About 20 years ago I travelled from where I lived in Brisbane, Queensland on the east coast of Australia to the far south western corner of Western Australia for the very first time. I'd grown up in Australia and had seen most of the eastern half of it by then, but had never ventured any further west than the half way point. Visiting Western Australia was completely eye opening, it was an incredible place that was really under appreciated (still is) and under promoted.
After repeated visits to the west coast my wife and I decided to move to Western Australia in late 2008 for a fresh start and to further explore the western half of the country. We've been based in a little seaside town called Busselton for the last 7 years now. Over the last 7 years we've been exploring the South West corner of the state quite extensively, there are very few places in the South West that I've not visited now.
Recently I was asked by our local tourism board to "work" on a project and to capture some content of the project. This involved having world class chefs cook us some incredible meals, living it up on a yacht, swimming and snorkelling in incredibly clear water, caving and visiting a lighthouse that is at the very far south west corner of the country. Not at all a hard task.
The Margaret River region is known world wide for the incredible wines that are produced here as well as some of the biggest surf in the world (although our largest waves remain a local "secret"). The region is defined as the land between Cape Naturaliste at the northern end and Cape Leeuwin at the southern end, with some incredible lighthouses on each cape! Cape Leeuwin is also the "intersection" of the Indian and Southern Oceans.
The coast here has a great range of features, from massive rock formations (Castle Rock, Sugarloaf Rock and more) through to immaculate white sandy beaches. There is also a beach for everyone, the pristine waters of Eagle Bay, Meelup and Geographe Bay rarely have any waves at all, they are all fairly protected from the open ocean, making them awesome places to just hang out all day. We take our kids to these kinds of beaches almost daily.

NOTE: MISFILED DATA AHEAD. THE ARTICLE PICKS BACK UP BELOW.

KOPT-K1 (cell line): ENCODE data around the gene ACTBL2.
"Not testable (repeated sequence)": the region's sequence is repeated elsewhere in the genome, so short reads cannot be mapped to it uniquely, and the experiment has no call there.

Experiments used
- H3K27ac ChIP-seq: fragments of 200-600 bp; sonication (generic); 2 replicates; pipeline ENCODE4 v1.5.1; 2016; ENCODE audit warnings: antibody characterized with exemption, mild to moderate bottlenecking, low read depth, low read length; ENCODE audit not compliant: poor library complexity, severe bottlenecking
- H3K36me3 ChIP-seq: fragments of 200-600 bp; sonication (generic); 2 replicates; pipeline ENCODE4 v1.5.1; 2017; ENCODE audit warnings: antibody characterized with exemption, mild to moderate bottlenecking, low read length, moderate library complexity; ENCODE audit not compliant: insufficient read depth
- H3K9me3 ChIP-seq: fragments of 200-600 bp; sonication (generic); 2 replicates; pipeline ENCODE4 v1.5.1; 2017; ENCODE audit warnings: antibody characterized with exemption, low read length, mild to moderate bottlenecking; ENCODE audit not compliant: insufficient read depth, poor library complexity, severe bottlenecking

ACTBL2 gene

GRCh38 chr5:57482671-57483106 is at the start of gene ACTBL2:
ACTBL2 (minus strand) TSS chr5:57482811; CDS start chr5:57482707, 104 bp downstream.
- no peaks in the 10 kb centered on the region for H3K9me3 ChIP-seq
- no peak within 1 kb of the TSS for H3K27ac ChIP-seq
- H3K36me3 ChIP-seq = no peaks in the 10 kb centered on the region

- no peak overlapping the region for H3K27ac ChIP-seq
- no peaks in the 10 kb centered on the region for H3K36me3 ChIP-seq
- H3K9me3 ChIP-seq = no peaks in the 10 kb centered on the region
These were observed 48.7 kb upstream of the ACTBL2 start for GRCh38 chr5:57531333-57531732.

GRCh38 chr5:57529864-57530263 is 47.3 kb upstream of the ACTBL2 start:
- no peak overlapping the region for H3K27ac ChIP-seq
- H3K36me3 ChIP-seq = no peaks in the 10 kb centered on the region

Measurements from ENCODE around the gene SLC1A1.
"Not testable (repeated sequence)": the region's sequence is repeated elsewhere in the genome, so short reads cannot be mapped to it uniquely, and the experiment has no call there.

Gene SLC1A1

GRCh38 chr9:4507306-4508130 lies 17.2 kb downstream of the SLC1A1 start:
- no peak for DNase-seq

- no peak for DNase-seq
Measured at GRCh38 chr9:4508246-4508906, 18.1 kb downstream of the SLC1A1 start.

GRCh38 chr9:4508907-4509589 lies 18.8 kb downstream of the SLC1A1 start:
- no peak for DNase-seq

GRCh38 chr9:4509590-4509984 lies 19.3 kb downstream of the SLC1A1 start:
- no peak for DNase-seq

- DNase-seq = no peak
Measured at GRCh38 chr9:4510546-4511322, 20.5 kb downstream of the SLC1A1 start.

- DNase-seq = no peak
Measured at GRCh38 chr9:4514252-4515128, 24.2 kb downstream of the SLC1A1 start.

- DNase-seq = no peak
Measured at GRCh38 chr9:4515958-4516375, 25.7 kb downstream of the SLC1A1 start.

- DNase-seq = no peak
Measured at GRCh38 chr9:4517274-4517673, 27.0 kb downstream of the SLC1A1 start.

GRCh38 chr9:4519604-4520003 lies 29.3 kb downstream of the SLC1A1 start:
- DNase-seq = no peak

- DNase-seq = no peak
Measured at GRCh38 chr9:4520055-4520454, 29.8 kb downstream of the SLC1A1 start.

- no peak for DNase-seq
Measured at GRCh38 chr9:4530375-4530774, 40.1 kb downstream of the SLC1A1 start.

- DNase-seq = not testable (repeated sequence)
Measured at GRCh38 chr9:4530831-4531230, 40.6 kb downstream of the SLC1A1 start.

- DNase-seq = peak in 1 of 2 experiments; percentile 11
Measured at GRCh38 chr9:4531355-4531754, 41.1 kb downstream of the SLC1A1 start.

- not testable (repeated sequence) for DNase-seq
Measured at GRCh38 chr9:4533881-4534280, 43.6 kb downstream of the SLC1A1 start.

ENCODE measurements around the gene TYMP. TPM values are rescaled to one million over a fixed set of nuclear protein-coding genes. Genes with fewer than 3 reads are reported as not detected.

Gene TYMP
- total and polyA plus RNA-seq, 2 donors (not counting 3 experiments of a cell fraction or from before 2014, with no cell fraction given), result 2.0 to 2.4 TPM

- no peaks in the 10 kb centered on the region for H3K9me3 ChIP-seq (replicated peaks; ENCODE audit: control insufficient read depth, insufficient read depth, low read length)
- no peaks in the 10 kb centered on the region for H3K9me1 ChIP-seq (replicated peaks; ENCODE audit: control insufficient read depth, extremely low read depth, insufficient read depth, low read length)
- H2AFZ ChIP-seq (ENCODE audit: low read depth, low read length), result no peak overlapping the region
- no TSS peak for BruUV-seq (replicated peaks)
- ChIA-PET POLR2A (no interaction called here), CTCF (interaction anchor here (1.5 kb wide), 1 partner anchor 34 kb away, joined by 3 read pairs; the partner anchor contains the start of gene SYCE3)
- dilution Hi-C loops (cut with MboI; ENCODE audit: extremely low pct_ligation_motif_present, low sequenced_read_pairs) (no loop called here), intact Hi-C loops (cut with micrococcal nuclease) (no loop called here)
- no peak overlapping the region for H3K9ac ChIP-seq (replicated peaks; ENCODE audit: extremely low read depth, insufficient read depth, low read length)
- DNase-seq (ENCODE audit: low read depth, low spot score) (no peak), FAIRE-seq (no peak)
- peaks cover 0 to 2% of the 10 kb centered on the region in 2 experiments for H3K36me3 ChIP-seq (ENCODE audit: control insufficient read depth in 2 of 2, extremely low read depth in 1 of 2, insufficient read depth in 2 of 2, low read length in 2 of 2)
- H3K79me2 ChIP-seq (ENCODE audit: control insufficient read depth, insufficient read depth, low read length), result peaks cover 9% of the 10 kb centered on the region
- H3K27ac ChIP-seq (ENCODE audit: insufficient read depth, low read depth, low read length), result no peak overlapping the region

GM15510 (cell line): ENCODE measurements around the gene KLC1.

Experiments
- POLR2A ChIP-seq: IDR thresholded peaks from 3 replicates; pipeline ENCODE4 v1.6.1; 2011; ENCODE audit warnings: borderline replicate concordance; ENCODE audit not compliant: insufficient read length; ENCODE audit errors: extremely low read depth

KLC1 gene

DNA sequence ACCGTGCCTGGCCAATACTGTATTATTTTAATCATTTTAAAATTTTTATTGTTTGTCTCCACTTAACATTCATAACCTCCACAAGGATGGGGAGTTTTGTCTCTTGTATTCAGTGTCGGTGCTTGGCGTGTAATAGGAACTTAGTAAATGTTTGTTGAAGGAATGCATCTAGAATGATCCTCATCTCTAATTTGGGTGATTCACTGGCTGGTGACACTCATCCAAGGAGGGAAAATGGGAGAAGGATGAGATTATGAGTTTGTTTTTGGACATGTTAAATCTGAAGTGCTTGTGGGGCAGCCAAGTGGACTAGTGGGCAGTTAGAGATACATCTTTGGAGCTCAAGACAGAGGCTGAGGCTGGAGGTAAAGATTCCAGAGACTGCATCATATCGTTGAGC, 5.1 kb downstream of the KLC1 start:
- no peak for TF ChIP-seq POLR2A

Then you have the open ocean beaches of the west facing coast, the swell along here varies, but you can definitely find some great surfing if you know where to look... and if you are lucky enough to know a handful of locals, there are some secret surf breaks that are mind-blowingly huge (no, I don't know exactly where some of them are... and no I won't tell you the ones I do know about), most of them require a boat and some serious logistics to get out to.
One of the more popular surf spots is called Surfers Point, near the mouth of Margaret River. At a really low tide with smaller swell there are some pretty amazing rock pools that are easily accessed from the beach.
Having moved to the region, I highly, highly recommend visiting the region, it has such a diverse appeal. Aside from the numerous beaches and ocean activities (surfing, snorkelling, scuba diving, boating and fishing) it is absolute foodie heaven with some of the best wineries, craft breweries and other local produce in the world.
Within the 200kms of land between the capes there are over 200 wineries, 40 breweries and distilleries, dairy farms, venison and cattle farms, most vegetables and fruit is grown in abundance here too. There are cheese and other dairy producers, chocolate producers, coffee roasters and too many other producers to list here. The chefs of the south west are really spoiled for choice when it comes to local fresh ingredients.
Running the length of the capes is Caves Road, this road is the main tourist route of the region and is named for the 140+ caves that exist between the capes. A handful of the caves have been set up as tourist caves, with lighting, railings and walkways through it.
Summer is the busiest time of year outside of Easter when it seems like most of Perth (2.5-3 hours drive away) comes down to camp in the area. There isn't really a time of year when it isn't nice to visit. Winter is our wet season, so you've got to be prepared for that over winter, but the surfing is even better over winter as the swell is consistently bigger.
I'll leave you with some more photos from around the region, hope you've enjoyed the photos and are inspired to visit!